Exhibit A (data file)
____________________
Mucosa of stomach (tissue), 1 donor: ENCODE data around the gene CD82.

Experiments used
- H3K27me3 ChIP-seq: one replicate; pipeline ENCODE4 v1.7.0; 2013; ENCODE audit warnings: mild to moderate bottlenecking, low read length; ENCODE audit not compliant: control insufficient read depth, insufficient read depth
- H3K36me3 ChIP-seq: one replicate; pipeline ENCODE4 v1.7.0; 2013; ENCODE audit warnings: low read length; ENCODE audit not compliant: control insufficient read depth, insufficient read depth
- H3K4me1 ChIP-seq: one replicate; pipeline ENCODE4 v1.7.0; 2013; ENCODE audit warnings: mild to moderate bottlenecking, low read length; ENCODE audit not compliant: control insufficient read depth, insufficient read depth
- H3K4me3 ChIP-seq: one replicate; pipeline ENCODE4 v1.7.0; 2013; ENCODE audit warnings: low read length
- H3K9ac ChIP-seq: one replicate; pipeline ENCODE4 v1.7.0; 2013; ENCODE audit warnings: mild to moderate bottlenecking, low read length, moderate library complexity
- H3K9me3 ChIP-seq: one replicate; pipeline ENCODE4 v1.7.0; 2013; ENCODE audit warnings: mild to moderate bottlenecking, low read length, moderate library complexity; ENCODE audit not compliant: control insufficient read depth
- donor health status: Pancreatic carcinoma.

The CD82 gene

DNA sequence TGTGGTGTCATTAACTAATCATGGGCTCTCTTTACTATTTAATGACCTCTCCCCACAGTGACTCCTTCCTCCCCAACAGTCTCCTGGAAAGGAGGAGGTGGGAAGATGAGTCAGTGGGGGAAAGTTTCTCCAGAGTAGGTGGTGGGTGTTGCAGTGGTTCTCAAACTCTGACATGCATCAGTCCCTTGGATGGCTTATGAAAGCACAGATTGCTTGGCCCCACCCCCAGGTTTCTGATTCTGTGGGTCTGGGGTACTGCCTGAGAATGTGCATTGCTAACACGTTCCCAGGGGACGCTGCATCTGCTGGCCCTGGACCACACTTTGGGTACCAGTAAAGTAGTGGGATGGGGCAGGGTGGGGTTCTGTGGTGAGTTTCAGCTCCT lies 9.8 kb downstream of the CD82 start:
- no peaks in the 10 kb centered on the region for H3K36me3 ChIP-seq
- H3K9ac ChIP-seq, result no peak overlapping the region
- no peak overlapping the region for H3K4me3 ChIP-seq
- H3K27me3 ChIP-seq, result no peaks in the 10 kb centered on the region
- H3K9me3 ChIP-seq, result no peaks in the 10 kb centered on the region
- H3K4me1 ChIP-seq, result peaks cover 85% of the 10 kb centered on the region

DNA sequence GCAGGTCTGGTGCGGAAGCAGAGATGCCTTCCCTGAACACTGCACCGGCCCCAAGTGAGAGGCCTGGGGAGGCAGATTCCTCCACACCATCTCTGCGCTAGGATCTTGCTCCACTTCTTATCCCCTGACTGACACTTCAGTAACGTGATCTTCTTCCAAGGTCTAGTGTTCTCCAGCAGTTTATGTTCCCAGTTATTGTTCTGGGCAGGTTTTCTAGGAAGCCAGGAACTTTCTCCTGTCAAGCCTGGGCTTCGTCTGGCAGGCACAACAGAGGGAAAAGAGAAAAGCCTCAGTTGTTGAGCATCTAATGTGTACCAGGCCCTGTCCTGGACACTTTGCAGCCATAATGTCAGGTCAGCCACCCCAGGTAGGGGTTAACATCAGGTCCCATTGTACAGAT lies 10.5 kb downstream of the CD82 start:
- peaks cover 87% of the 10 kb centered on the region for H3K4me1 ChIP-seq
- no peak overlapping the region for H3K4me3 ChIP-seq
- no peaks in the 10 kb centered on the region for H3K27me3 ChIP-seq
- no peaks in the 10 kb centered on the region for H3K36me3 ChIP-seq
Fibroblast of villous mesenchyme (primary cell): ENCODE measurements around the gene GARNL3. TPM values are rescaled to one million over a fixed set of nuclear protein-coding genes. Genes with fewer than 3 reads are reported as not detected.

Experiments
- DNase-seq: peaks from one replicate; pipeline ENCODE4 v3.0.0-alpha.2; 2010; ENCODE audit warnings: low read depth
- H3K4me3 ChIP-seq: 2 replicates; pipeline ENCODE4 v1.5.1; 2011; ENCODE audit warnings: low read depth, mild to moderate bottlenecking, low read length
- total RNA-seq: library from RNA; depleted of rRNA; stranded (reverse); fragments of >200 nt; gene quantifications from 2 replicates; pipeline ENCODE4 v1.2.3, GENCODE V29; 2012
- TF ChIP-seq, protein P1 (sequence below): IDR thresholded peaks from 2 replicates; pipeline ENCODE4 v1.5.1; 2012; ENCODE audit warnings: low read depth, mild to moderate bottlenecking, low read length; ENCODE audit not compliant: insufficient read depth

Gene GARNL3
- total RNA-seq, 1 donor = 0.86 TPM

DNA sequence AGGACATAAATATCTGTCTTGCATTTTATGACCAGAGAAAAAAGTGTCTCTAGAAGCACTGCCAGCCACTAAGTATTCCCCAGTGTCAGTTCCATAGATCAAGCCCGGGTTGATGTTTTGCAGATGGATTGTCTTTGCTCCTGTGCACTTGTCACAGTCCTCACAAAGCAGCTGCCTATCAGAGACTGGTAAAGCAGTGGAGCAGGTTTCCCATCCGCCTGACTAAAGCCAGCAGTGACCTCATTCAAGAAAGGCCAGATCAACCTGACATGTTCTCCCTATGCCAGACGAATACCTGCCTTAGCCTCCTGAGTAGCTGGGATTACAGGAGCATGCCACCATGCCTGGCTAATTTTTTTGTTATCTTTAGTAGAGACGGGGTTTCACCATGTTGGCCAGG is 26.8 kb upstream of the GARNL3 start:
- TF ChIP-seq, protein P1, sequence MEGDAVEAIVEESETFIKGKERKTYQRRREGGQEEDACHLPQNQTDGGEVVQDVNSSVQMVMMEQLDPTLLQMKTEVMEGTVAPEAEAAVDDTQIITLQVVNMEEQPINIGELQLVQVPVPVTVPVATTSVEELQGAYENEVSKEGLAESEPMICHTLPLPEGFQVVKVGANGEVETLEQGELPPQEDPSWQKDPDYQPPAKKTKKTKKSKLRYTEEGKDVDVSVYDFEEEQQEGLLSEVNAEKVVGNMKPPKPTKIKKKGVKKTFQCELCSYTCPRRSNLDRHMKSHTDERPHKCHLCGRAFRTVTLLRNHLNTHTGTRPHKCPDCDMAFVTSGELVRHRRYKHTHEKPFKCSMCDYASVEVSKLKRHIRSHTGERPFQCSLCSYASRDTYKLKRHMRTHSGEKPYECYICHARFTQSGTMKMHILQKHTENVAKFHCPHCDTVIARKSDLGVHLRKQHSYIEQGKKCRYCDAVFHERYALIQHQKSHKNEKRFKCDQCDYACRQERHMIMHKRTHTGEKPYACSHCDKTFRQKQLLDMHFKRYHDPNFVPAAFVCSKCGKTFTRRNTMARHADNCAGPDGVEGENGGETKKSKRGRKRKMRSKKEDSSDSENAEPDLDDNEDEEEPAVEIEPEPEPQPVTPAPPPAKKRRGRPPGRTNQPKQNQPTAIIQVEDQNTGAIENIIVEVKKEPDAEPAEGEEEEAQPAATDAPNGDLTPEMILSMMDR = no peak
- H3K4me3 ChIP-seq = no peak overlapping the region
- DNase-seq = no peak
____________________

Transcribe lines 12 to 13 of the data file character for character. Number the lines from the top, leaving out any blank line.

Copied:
- no peaks in the 10 kb centered on the region for H3K36me3 ChIP-seq
- H3K9ac ChIP-seq, result no peak overlapping the region